Angiogenesis in Rheumatoid Arthritis Is Fostered Directly by Toll-like Receptor 5 Ligation and Indirectly Through Interleukin-17 Induction
Article first published online: 26 JUL 2013
Copyright © 2013 by the American College of Rheumatology
Arthritis & Rheumatism
Volume 65, Issue 8, pages 2024–2036, August 2013
How to Cite
Kim, S.-j., Chen, Z., Chamberlain, N. D., Volin, M. V., Swedler, W., Volkov, S., Sweiss, N. and Shahrara, S. (2013), Angiogenesis in Rheumatoid Arthritis Is Fostered Directly by Toll-like Receptor 5 Ligation and Indirectly Through Interleukin-17 Induction. Arthritis & Rheumatism, 65: 2024–2036. doi: 10.1002/art.37992
- Issue published online: 26 JUL 2013
- Article first published online: 26 JUL 2013
- Accepted manuscript online: 10 MAY 2013 01:58PM EST
- Manuscript Accepted: 23 APR 2013
- Manuscript Received: 3 DEC 2012
- NIH. Grant Number: AR-055240
- Rheumatology Research Foundation (Within Our Reach Program grant)
- US Department of Defense. Grant Number: Award PR-093477
- Arthritis Foundation (Innovative Research grant)
To examine the impact of Toll-like receptor 5 (TLR-5) on endothelial cell function in rheumatoid arthritis (RA) and vascularization in collagen-induced arthritis (CIA).
Endothelial cell migration and tube formation assays were used to demonstrate the direct role of TLR-5 ligation in angiogenesis. Mice with CIA were treated with the TLR-5 agonist flagellin to document the effect of TLR-5 ligation in RA pathology. Vascularization in CIA was determined by immunohistochemical analysis and determination of cytokine levels in ankle joints. Spleen Th17 cells and joint interleukin-17 (IL-17) were quantified by fluorescence-activated cell sorting analysis and enzyme-linked immunosorbent assay. The development of Th17 cells induced by TLR-5 ligation was validated in RA peripheral blood mononuclear cells.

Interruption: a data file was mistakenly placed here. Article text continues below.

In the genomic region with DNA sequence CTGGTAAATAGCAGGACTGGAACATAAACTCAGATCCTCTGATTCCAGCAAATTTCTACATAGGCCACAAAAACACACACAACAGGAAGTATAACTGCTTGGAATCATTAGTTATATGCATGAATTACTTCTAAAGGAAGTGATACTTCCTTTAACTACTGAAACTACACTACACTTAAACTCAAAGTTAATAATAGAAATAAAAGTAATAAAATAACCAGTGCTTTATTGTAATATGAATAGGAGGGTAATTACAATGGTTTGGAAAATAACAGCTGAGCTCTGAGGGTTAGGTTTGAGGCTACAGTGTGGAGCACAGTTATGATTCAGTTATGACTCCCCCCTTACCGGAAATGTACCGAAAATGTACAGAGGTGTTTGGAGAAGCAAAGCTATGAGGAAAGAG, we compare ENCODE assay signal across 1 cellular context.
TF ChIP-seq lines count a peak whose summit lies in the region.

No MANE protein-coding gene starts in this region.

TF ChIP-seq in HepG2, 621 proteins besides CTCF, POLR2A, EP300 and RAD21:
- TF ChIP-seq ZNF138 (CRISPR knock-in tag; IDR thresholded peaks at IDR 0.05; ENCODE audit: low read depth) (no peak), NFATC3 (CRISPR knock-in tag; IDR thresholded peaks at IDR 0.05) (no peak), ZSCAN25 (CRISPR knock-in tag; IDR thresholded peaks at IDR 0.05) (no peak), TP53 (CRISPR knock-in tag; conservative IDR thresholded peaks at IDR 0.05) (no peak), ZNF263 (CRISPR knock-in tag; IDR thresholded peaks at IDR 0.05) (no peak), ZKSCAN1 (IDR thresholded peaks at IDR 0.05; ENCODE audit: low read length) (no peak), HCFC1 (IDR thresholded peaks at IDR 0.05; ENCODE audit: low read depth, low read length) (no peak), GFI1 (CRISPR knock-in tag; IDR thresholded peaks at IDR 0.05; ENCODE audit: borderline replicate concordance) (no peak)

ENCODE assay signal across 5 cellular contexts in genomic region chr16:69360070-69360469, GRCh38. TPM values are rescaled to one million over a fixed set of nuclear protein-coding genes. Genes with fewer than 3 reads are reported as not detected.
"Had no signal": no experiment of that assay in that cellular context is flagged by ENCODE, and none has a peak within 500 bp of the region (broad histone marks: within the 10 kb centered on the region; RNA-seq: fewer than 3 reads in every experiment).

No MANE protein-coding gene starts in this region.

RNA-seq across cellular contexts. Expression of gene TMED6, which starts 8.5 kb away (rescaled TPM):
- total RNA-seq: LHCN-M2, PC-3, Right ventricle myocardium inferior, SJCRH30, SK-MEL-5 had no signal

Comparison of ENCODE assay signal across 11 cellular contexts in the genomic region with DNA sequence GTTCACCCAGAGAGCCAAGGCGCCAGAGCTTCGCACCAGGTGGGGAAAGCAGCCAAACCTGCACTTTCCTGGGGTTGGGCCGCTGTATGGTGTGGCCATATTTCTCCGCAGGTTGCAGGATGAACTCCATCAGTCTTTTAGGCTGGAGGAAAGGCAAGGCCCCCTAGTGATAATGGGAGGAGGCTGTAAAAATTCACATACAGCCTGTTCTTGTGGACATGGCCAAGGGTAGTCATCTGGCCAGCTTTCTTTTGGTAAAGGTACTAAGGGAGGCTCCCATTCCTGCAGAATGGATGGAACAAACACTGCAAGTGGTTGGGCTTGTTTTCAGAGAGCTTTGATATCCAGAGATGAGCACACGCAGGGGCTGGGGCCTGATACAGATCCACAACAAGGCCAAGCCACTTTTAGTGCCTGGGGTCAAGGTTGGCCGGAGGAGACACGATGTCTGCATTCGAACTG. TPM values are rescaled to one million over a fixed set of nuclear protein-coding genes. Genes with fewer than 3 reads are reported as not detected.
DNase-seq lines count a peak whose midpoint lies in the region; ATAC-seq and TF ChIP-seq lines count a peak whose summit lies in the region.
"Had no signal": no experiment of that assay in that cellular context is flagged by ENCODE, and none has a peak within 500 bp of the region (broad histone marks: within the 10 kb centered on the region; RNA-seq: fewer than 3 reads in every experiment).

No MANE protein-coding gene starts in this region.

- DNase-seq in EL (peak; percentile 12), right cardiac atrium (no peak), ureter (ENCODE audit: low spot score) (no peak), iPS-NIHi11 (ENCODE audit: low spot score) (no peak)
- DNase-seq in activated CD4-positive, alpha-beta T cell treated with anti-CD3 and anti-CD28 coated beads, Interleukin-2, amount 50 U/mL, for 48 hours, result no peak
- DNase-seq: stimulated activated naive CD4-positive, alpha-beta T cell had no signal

Ligation of TLR-5 to endogenous ligands expressed in RA synovial fluid contributed to endothelial cell infiltration and tube formation. Furthermore, treatment with flagellin after the onset of CIA exacerbated joint inflammation; in contrast, inflammation in control mice remained at a plateau phase. We showed that TLR-5–enhanced disease severity was attributable to Th17 cell differentiation and joint vascularization in CIA. Examination of the underlying mechanism using RA peripheral blood mononuclear cells documented that ligation of TLR-5 in myeloid cells and production of Th17–promoting cytokines were necessary for Th17 cell polarization. Additionally, we demonstrated that blockade of the IL-17 cascade markedly reduced endothelial cell migration activated by flagellin-conditioned medium, suggesting that TLR-5 ligation can mediate RA angiogenesis either directly by attracting endothelial cells or indirectly by fostering Th17 cell development.
Our data demonstrate a novel role for TLR-5 in RA angiogenesis; thus, TLR-5 may be a promising new target for RA treatment.